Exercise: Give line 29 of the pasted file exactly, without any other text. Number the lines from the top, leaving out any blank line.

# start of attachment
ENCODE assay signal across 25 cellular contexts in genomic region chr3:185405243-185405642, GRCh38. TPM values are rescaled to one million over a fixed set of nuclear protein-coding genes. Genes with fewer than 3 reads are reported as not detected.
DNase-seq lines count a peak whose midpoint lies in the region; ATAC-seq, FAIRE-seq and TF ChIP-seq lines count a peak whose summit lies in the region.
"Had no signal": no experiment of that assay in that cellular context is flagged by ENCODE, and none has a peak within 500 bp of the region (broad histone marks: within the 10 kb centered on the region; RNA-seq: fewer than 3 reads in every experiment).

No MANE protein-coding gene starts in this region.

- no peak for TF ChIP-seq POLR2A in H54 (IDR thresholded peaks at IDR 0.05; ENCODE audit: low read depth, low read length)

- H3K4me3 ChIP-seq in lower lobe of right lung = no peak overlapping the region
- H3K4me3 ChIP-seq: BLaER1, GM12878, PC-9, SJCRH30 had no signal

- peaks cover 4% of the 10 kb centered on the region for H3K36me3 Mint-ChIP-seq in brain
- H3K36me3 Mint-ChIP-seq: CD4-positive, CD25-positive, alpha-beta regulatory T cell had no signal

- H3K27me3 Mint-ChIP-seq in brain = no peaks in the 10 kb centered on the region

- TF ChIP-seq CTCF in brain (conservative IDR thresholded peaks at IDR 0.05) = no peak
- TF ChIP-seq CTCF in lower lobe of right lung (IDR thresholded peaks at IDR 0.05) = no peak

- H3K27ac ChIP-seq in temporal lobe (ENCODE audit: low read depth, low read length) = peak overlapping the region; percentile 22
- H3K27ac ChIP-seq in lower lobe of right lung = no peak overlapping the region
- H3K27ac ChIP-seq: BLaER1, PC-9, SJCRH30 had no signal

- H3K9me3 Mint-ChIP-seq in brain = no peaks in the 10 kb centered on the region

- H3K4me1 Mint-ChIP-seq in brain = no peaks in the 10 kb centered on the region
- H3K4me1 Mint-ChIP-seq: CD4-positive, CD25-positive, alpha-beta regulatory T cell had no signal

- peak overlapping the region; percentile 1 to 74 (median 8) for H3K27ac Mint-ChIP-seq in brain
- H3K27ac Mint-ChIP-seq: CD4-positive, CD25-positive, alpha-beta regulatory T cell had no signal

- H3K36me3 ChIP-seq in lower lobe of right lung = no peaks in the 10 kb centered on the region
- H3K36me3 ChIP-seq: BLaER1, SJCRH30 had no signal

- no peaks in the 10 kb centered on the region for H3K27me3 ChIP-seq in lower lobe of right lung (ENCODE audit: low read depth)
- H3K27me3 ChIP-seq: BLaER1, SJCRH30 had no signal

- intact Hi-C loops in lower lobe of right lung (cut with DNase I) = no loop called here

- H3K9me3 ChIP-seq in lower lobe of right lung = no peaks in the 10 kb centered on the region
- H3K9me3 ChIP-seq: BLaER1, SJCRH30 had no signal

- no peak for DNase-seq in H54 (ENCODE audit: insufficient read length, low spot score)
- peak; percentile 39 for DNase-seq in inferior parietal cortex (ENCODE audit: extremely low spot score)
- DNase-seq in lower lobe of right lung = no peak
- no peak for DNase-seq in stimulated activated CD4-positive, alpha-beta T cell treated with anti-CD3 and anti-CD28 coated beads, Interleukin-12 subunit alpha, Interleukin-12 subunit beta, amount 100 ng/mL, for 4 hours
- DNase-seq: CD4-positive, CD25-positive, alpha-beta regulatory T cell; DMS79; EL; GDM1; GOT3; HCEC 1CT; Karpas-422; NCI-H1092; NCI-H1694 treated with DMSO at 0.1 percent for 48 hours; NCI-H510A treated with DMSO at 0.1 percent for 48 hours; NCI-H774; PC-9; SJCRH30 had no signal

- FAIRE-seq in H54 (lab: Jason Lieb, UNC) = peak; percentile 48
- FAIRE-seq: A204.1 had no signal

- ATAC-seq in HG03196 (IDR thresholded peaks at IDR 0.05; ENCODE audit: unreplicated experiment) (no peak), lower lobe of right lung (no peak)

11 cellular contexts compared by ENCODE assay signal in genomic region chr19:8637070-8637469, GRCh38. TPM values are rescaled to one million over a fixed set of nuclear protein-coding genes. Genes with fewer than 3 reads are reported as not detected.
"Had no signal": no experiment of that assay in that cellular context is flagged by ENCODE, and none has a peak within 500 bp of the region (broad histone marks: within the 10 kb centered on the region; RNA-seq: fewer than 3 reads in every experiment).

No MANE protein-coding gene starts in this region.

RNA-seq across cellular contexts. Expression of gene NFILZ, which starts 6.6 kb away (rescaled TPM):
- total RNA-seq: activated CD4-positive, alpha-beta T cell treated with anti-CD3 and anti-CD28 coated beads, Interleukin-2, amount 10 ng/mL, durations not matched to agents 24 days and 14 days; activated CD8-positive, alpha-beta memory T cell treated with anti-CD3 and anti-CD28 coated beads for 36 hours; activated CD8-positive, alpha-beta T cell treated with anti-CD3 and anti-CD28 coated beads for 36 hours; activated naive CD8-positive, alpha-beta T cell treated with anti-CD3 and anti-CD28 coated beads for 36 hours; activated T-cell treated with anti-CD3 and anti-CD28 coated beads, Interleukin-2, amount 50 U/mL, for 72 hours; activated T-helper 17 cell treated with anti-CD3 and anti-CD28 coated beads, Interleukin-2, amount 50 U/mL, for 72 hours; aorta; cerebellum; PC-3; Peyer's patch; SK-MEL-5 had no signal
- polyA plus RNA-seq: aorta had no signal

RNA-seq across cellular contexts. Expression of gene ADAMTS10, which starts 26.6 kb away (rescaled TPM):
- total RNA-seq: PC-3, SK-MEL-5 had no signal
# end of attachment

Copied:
- peak; percentile 39 for DNase-seq in inferior parietal cortex (ENCODE audit: extremely low spot score)